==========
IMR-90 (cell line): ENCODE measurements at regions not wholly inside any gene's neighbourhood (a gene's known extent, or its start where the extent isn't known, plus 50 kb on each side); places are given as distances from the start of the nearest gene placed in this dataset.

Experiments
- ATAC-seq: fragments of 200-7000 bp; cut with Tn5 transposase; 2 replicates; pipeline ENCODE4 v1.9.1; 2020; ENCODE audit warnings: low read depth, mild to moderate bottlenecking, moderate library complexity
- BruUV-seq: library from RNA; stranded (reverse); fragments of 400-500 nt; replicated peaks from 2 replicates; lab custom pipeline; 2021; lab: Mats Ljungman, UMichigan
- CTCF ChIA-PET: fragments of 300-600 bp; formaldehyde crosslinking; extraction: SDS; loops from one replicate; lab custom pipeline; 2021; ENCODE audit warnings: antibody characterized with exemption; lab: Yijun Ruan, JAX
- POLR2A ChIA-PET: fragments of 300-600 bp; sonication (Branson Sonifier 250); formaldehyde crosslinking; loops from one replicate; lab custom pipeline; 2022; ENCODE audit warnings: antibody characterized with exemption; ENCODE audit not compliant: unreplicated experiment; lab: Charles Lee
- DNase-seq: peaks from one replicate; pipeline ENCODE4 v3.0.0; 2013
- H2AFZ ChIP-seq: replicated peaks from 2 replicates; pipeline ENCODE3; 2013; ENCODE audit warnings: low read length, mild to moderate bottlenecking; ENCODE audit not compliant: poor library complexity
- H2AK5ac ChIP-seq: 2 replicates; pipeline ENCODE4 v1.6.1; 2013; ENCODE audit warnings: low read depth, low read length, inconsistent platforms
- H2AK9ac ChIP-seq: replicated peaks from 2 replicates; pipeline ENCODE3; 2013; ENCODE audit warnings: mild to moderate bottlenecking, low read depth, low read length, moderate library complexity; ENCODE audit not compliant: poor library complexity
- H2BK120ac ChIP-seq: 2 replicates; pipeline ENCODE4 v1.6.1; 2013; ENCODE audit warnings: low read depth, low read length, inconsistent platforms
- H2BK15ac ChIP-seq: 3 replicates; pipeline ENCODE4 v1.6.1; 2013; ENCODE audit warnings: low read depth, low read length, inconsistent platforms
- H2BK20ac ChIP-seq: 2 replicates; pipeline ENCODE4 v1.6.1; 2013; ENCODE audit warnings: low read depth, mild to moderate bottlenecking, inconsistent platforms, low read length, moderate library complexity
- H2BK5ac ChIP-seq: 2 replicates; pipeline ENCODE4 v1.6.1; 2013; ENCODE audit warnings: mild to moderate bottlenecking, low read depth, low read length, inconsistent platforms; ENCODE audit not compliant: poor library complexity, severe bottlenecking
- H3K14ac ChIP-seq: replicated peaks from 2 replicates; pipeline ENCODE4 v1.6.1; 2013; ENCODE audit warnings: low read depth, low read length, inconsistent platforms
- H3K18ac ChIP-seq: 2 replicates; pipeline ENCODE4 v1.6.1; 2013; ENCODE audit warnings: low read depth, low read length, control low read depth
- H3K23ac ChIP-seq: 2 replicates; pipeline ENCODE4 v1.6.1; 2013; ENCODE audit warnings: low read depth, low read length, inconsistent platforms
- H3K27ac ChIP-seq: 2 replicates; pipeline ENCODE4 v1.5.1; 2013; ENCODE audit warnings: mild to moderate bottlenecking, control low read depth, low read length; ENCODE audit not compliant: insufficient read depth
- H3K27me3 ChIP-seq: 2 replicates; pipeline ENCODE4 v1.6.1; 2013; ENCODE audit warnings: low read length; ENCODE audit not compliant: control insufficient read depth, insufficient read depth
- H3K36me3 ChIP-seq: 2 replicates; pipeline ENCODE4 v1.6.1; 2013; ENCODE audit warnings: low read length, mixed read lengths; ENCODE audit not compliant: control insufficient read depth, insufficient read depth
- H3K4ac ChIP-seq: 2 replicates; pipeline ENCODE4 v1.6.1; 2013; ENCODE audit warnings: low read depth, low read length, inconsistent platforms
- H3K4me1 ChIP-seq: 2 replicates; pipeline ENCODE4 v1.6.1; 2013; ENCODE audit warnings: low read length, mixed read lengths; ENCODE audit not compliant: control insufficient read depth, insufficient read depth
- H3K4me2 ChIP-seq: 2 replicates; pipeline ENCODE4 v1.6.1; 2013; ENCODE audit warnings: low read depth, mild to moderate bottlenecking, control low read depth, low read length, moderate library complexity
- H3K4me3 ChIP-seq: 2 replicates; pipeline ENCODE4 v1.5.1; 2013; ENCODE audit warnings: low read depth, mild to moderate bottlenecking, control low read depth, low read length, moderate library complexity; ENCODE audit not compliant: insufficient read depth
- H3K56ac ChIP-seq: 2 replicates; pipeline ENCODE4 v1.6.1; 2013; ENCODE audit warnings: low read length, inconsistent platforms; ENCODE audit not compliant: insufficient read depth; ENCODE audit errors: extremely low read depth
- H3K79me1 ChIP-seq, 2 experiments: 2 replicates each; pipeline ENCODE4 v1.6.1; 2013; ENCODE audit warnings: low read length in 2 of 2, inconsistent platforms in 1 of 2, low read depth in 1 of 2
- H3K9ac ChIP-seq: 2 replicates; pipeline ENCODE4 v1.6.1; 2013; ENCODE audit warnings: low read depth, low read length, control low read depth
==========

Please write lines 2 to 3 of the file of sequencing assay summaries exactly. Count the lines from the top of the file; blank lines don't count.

Experiments
- ATAC-seq: fragments of 200-7000 bp; cut with Tn5 transposase; 2 replicates; pipeline ENCODE4 v1.9.1; 2020; ENCODE audit warnings: low read depth, mild to moderate bottlenecking, moderate library complexity